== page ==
As the Biden administration continues to formulate its policy toward China, more voices are being raised in support of or opposition to specific approaches. This article outlines recommendations from a recent report from Sen. Tom Cotton, R-Ark., calling for the U.S. to pursue a strategy of targeted decoupling from China and urge its allies to do the same. The report explains that the U.S. has “grown too entangled” economically with China given that the two sides are “in the middle of a strategic competition … that may last as long as the Cold War.”
Among the trade-related actions urged by Cotton’s report are the following.
- impose credible, reliably enforced sanctions on the perpetrators and beneficiaries of Chinese intellectual property theft
- apply secondary sanctions against non-U.S. entities and individuals that engage in transactions with sanctioned Chinese targets
- expand the Office of Foreign Assets Control to help it carry out this sanctions campaign
- apply targeted import duties on Chinese exporters that receive substantial state subsidies or engage in anti-competitive practices such as export dumping
- tighten U.S. export controls on certain advanced technologies for all Chinese end-users
- revoke China’s permanent normal trade relations status
- expand restrictions on U.S. outbound investment in China to include investments in Chinese technology companies, companies tied to the Chinese Communist Party, and companies implicated in the CCP’s human rights abuses
- require the Committee on Foreign Investment in the United States to scrutinize inbound Chinese investments into strategic sectors with a presumption of denial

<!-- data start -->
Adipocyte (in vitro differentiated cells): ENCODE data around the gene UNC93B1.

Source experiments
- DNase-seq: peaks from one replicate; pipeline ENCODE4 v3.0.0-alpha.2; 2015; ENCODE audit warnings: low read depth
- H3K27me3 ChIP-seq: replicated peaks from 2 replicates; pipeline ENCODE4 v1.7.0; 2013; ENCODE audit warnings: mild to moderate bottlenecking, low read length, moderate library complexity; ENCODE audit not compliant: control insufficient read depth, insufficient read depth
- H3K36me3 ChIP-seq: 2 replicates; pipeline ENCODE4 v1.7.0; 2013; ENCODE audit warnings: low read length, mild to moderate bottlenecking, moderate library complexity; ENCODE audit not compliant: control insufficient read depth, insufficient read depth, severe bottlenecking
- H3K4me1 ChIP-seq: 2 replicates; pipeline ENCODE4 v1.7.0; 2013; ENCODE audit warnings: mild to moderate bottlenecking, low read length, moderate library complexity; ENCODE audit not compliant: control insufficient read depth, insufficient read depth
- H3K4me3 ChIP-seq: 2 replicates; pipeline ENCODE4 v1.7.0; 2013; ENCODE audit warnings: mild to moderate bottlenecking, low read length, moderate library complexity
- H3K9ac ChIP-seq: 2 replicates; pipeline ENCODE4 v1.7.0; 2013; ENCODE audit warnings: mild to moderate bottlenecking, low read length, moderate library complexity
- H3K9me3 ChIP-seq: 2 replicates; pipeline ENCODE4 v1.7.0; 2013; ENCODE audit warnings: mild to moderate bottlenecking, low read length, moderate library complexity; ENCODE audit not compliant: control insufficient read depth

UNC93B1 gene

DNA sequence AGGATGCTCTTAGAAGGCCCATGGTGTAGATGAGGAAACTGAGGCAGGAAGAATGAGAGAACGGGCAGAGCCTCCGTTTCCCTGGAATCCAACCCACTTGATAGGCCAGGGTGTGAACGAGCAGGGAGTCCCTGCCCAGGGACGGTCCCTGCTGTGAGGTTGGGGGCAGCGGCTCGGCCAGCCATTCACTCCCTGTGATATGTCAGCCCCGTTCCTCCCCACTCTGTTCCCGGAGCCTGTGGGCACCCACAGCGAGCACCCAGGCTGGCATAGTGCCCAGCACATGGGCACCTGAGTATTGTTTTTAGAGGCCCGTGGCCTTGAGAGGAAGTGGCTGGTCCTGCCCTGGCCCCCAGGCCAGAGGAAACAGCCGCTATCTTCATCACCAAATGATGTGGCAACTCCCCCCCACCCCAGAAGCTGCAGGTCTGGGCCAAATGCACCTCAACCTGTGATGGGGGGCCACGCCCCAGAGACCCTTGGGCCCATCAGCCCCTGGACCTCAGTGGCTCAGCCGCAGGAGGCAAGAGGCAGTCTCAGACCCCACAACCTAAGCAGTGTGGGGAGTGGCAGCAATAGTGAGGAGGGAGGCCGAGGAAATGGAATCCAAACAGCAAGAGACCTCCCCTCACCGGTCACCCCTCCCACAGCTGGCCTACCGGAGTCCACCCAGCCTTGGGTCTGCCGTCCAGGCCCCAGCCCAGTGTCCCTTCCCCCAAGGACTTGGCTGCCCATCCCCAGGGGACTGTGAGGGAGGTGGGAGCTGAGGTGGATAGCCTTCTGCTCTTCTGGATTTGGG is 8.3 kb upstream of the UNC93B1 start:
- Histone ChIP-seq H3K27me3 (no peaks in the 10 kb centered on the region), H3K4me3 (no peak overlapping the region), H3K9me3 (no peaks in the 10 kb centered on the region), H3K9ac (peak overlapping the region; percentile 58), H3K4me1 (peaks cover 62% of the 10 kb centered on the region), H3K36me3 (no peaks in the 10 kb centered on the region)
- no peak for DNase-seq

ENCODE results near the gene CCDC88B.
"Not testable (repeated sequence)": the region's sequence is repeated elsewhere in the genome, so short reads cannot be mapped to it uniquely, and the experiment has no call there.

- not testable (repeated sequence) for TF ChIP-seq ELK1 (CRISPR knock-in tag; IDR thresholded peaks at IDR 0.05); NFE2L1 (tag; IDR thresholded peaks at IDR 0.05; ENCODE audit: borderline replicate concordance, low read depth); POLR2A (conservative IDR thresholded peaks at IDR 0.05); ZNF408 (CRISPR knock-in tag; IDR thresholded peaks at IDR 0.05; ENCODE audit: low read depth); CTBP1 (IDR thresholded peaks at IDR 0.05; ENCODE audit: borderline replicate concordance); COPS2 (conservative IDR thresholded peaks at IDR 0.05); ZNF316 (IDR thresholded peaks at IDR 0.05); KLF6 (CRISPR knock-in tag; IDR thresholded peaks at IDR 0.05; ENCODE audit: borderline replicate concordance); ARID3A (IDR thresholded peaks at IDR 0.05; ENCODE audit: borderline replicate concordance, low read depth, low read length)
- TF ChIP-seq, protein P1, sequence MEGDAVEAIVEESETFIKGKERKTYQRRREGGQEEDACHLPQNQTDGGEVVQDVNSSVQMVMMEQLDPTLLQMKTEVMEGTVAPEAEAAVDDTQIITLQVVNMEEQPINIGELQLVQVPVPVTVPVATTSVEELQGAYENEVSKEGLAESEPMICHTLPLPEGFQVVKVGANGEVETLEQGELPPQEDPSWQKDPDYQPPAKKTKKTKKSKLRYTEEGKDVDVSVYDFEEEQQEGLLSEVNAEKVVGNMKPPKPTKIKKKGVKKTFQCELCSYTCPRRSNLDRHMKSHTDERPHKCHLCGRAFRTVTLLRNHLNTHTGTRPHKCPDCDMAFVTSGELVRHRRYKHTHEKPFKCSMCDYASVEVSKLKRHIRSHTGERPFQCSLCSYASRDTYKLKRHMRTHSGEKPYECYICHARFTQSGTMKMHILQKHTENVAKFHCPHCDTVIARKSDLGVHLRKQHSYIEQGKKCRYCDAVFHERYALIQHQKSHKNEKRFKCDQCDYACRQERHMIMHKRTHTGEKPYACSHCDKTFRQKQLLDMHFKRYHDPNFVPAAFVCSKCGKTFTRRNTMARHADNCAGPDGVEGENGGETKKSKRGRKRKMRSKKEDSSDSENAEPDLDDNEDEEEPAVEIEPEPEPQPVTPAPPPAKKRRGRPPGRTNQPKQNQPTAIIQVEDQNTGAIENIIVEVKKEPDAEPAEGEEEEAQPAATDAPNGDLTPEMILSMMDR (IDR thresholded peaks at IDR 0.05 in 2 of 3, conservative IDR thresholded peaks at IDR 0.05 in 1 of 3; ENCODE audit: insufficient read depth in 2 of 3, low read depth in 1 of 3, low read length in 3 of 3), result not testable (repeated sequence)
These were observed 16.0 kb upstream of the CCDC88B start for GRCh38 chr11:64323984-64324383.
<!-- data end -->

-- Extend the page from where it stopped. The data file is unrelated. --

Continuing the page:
- ban the sale of cutting-edge semiconductors developed or produced with U.S. software or technology to all Chinese entities
- explore establishing a multilateral semiconductor trading and export control bloc
- continue efforts to halt Chinese firms from expanding their positions in global 5G telecom networks and impose further sanctions on Huawei
- diversify foreign sources of rare earths to reduce reliance on China
- prohibit federal purchasing of items containing rare earths and critical minerals mined or processed in China by a certain date
- prohibit federal purchasing and reimbursement of drugs that contain active pharmaceutical ingredients made in China by a certain date
- create a Food and Drug Administration requirement that all drugs sold in the U.S. include conspicuous country-of-origin labeling for their active ingredients
- retain or reshore enough domestic medical equipment manufacturing so that production can be increased to meet crisis-level demand within six months
Recognizing that targeted decoupling from China will impose up-front costs and create risk, the report urges a number of steps to mitigate these impacts, including (1) negotiating bilateral trade agreements with partners like Japan, Malaysia, Vietnam, the United Kingdom, and the European Union that prioritize U.S. jobs and exports and “limit the depth and nature of China’s economic and financial integration” with those partners, and (2) using the U.S. Agency for International Development, International Development Finance Corporation, and Export-Import Bank to connect U.S. firms with new customers, migrate supply chains out of China, and combat Chinese attempts to dominate sales of key technology.
In addition, the report states, the U.S. government should make the following changes to “better position itself for the economic long war” with China.
- consolidate federal export control licensing authorities into a single licensing agency within the State Department
- give the secretary of defense a new role, deputy chair of CFIUS, to ensure that Treasury addresses national security concerns raised by the DoD and other organizations on the committee
- charge the Department of Commerce with collecting data that informs an annual report on the state of the U.S.’ industrial base and its dependency on key foreign inputs as well as contingency plans to insulate the U.S. against supply chain disruptions
- empower the DOC to support the regeneration of U.S. manufacturing in key sectors
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